Every word in this reasoning is false. The owner of capital does not choose between more risky, less risky, and safe investments. He is forced, by the very operation of the market economy, to invest his funds in such a way as to supply the most urgent needs of the consumers to the best possible extent.

Mises then adds, “A capitalist never chooses that investment in which, according to his understanding of the future, the danger of losing his input is smallest. He chooses that investment in which he expects to make the highest possible profits.”

Furthermore, an investor who is preoccupied with risk rather than identifying profit opportunities is likely to undermine himself. On this Mises wrote,

There is no such thing as a safe investment. If capitalists were to behave in the way the risk fable describes and were to strive after what they consider to be the safest investment, their conduct would render this line of investment unsafe and they would certainly lose their input.

Hence, an entrepreneur’s return on his investment is determined not by how much risk he assumes but rather whether he complies with consumers’ wishes. Again, for a businessman, the ultimate criteria for investing his capital is to employ it in those activities which will produce goods and services that are on the highest priority list of consumers. It is this striving to satisfy the most urgent needs of consumers that produces profits.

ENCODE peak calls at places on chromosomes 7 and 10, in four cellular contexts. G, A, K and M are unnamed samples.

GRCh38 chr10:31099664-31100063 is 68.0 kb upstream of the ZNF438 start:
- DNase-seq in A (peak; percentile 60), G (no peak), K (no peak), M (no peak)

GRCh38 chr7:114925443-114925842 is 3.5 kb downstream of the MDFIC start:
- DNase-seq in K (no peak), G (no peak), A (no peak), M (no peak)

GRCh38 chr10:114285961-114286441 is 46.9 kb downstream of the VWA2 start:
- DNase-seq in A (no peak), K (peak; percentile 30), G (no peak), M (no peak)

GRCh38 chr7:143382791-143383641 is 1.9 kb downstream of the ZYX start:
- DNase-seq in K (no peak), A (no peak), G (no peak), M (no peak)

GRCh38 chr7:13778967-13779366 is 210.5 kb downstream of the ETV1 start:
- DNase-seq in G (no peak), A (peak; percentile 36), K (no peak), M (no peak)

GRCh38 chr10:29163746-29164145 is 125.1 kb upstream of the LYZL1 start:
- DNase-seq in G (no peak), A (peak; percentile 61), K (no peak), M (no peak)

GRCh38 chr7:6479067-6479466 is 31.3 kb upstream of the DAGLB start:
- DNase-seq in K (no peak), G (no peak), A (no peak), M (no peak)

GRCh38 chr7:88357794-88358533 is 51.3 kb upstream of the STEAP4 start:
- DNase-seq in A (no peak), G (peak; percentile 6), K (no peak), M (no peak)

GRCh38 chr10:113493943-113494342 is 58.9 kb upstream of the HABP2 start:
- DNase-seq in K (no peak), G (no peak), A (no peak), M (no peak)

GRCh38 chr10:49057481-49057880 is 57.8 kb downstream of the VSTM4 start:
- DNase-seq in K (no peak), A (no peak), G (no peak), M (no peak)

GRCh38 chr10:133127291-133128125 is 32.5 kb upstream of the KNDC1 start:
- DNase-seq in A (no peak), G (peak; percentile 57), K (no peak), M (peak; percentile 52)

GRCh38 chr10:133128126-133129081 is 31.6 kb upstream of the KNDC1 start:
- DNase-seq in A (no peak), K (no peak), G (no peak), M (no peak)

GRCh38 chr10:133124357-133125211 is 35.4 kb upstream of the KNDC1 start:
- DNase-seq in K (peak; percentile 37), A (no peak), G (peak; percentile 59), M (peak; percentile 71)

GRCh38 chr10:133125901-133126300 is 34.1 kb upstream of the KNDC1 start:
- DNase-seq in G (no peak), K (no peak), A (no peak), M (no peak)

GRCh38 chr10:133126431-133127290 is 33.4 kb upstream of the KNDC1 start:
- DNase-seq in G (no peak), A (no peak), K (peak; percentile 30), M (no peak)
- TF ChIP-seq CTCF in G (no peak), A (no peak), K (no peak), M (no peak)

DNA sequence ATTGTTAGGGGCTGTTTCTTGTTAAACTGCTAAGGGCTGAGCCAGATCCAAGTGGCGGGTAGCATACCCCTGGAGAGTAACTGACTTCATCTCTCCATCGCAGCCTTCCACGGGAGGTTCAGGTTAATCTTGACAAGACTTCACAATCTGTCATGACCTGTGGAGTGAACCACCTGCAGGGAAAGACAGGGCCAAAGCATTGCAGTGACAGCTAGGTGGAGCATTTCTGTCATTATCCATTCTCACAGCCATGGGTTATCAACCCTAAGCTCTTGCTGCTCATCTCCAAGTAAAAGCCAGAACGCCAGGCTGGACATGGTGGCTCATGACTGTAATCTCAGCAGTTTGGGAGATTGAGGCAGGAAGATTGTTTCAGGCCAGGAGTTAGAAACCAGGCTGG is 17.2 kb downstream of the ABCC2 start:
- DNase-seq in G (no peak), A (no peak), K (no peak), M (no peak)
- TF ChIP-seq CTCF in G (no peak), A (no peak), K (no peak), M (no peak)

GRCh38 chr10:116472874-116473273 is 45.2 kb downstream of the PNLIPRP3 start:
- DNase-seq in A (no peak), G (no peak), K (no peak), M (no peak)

In a market system, consumers move production activities to the hands of those who are best fit to serve them. Henceforth, policies that curtail or confiscate profits impair this function. In an environment of government and central bank interference, the distortion of prices makes it harder to establish whether businesses are making profits. As a result, it becomes difficult to discern wealth-generating activities from non-wealth-generating activities.

Profits are not the result of exploitation but emerge when entrepreneurs accommodate consumers’ wishes in the best possible ways. For an entrepreneur to make profits, he must anticipate consumer preferences. Consequently, entrepreneurs who excel in their forecasting of consumers’ future preferences are more likely to be profitable.